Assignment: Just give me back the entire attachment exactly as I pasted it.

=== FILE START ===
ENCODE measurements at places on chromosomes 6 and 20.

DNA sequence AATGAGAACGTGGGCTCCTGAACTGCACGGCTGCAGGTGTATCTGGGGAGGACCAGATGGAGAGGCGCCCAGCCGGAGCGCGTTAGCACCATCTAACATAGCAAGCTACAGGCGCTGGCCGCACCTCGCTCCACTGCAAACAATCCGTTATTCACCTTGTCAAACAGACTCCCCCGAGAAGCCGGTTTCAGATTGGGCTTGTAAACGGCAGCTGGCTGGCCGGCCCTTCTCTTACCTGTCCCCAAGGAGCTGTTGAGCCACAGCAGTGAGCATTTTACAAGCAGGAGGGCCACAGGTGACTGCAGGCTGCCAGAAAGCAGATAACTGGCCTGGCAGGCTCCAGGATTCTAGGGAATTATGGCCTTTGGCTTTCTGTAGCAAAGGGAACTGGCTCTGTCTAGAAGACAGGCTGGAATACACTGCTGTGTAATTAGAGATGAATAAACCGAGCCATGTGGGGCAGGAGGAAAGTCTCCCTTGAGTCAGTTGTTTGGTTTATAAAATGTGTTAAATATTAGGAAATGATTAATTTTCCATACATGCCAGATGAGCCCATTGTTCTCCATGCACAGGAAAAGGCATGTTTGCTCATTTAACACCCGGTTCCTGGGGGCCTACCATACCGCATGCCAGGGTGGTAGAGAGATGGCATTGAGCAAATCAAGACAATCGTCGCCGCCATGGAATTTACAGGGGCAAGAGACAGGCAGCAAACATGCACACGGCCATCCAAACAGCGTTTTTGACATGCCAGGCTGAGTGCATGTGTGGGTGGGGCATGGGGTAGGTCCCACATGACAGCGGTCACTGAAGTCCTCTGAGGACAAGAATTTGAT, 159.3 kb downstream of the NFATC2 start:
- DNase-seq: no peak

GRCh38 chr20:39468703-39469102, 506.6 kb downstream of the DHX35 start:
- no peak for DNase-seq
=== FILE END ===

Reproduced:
ENCODE measurements at places on chromosomes 6 and 20.

DNA sequence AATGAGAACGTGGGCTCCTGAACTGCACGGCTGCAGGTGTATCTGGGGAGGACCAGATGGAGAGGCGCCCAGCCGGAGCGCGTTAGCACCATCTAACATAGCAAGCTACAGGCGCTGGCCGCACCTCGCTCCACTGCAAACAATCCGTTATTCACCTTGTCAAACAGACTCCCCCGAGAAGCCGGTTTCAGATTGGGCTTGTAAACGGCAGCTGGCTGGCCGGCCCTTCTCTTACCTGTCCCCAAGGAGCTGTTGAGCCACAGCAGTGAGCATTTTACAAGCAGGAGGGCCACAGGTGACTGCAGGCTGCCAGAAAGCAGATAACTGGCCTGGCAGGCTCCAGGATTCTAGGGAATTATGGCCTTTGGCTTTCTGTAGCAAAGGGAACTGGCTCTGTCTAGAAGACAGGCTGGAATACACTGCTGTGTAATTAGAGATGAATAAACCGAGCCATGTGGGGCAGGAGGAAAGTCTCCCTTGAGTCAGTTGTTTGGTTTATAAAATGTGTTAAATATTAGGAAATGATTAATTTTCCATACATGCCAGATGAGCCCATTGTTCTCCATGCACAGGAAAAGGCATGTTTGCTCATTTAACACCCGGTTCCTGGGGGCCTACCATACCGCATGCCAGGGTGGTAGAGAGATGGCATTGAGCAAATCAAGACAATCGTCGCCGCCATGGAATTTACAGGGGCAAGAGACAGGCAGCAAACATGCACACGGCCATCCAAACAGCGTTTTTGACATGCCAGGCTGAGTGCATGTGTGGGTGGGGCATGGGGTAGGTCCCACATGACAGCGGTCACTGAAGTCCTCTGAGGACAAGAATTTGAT, 159.3 kb downstream of the NFATC2 start:
- DNase-seq: no peak

GRCh38 chr20:39468703-39469102, 506.6 kb downstream of the DHX35 start:
- no peak for DNase-seq